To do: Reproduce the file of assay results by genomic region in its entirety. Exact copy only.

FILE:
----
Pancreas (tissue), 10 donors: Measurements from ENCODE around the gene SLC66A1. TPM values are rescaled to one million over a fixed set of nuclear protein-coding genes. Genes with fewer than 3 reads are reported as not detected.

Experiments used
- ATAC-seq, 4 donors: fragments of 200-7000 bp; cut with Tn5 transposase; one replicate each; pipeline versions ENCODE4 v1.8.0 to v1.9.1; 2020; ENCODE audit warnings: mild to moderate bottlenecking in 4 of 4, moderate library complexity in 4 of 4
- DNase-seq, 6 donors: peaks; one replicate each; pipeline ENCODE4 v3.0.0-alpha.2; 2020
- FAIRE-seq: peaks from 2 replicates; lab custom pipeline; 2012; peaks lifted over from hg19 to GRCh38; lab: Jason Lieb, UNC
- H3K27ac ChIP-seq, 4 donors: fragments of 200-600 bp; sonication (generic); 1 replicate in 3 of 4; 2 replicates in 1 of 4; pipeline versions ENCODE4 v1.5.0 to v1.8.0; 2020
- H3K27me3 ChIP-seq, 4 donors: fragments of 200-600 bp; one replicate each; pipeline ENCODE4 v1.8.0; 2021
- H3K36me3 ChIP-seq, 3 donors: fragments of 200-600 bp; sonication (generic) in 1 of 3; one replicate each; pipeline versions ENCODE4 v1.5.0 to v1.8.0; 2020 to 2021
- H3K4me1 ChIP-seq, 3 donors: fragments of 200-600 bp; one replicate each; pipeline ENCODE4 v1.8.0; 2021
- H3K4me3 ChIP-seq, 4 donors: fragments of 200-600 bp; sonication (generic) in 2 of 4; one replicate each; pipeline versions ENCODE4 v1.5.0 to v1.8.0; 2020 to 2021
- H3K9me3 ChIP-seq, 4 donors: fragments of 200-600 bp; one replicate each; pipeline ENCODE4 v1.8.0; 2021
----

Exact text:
Pancreas (tissue), 10 donors: Measurements from ENCODE around the gene SLC66A1. TPM values are rescaled to one million over a fixed set of nuclear protein-coding genes. Genes with fewer than 3 reads are reported as not detected.

Experiments used
- ATAC-seq, 4 donors: fragments of 200-7000 bp; cut with Tn5 transposase; one replicate each; pipeline versions ENCODE4 v1.8.0 to v1.9.1; 2020; ENCODE audit warnings: mild to moderate bottlenecking in 4 of 4, moderate library complexity in 4 of 4
- DNase-seq, 6 donors: peaks; one replicate each; pipeline ENCODE4 v3.0.0-alpha.2; 2020
- FAIRE-seq: peaks from 2 replicates; lab custom pipeline; 2012; peaks lifted over from hg19 to GRCh38; lab: Jason Lieb, UNC
- H3K27ac ChIP-seq, 4 donors: fragments of 200-600 bp; sonication (generic); 1 replicate in 3 of 4; 2 replicates in 1 of 4; pipeline versions ENCODE4 v1.5.0 to v1.8.0; 2020
- H3K27me3 ChIP-seq, 4 donors: fragments of 200-600 bp; one replicate each; pipeline ENCODE4 v1.8.0; 2021
- H3K36me3 ChIP-seq, 3 donors: fragments of 200-600 bp; sonication (generic) in 1 of 3; one replicate each; pipeline versions ENCODE4 v1.5.0 to v1.8.0; 2020 to 2021
- H3K4me1 ChIP-seq, 3 donors: fragments of 200-600 bp; one replicate each; pipeline ENCODE4 v1.8.0; 2021
- H3K4me3 ChIP-seq, 4 donors: fragments of 200-600 bp; sonication (generic) in 2 of 4; one replicate each; pipeline versions ENCODE4 v1.5.0 to v1.8.0; 2020 to 2021
- H3K9me3 ChIP-seq, 4 donors: fragments of 200-600 bp; one replicate each; pipeline ENCODE4 v1.8.0; 2021